Referring now To Fig. 3, illustrated is a flow chart 100 depicting exemplary steps for providing alternating current (AC) power to a load using a direct current (DC) source in accordance with the present disclosure. The steps may be executed by the controller 56 and may be implemented via executable code stored in memory of the controller 56. Alternatively, at least some of the steps illustrated in Fig. 3 may be implemented in dedicated hardware of the controller 56 (e.g., an application- specific integrated circuit).

Beginning at step 102, the power load placed on the power converter 50 is determined by the controller 56. In this regard, the controller 56 receives

measurement data from the sensor 58, the measurements indicative of a load placed on the power converter 50. At step 104, the load placed on the converter 50 is compared to a prescribed threshold level. The prescribed threshold level may be predetermined based on the power rating of the second power converter section 54. For example, if the second power converter section is rated for 100 watts, then the prescribed threshold level may be set at 100 watts. As will be appreciated, the specific threshold level may be set below the power rating of the second power converter section 54 so as to not subject the second power converter section 54 to overload conditions. For example, the prescribed threshold may be set at a percentage of the power rating of the second power converter section 54 (e.g., 90 percent).

At step 106 it is determined if the measured power demand exceeds the prescribed threshold value, for example, by way of a comparison of the two values. If the measured power demand exceeds the threshold value, then additional power is required and the first power converter section 52 is activated as indicated at step 108. Activation may include waking the first power converter section 42 from a low power "sleep mode" to a high power operational mode. In addition to waking the power converter section, activation also includes synchronizing the output of the first power converter section 52 with the output of the second power converter section 54 such that the outputs of both power converter sections are in-phase. Next at step 1 10, the second power converter section 54 may optionally be deactivated, and the method then moves back to step 102. If it is desired that both the first and second power converter sections be active when the power demand is greater than the prescribed level, then step 1 10 may be omitted and the second power converter section 54 remains activated.

Moving back to step 106, if the measured power load does not exceed the prescribed threshold, then the power converter 50 can operate in low power mode using only the second power converter section 54. Therefore, the method moves to step 1 12 where the second power converter section 54, if previously de-activated, is activated and synchronized with the output of the first power converter section 52. Next at step 1 14, the controller 56 deactivates the first power converter section 52. In this regard, the controller 56 commands the first power converter section 52 to deactivate at least the power electronics of the converter section, thereby eliminating any power drain associated with these components, while retaining power on control portions of the converter. Such deactivation may be understood as placing the first power converter section 52 in a low-power "sleep" mode.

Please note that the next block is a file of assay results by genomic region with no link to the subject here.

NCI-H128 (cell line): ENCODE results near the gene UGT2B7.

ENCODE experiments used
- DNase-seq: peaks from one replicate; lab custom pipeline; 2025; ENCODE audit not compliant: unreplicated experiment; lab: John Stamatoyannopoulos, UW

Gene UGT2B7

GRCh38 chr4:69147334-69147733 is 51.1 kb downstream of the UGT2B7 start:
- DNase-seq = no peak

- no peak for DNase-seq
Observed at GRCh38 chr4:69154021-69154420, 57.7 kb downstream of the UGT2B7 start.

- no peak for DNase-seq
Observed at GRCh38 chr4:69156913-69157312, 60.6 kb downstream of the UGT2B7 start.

Although the invention has been shown and described with respect to a certain embodiment or embodiments, it is obvious that equivalent alterations and modifications will occur to others skilled in the art upon the reading and

understanding of this specification and the annexed drawings. In particular regard to the various functions performed by the above described elements (components, assemblies, devices, compositions, etc.), the terms (including a reference to a "means") used to describe such elements are intended to correspond, unless otherwise indicated, to any element which performs the specified function of the described element (i.e., that is functionally equivalent), even though not structurally equivalent to the disclosed structure which performs the function in the herein illustrated exemplary embodiment or embodiments of the invention. In addition, while a particular feature of the invention may have been described above with respect to only one or more of several illustrated embodiments, such feature may be combined with one or more other features of the other embodiments, as may be desired and advantageous for any given or particular application.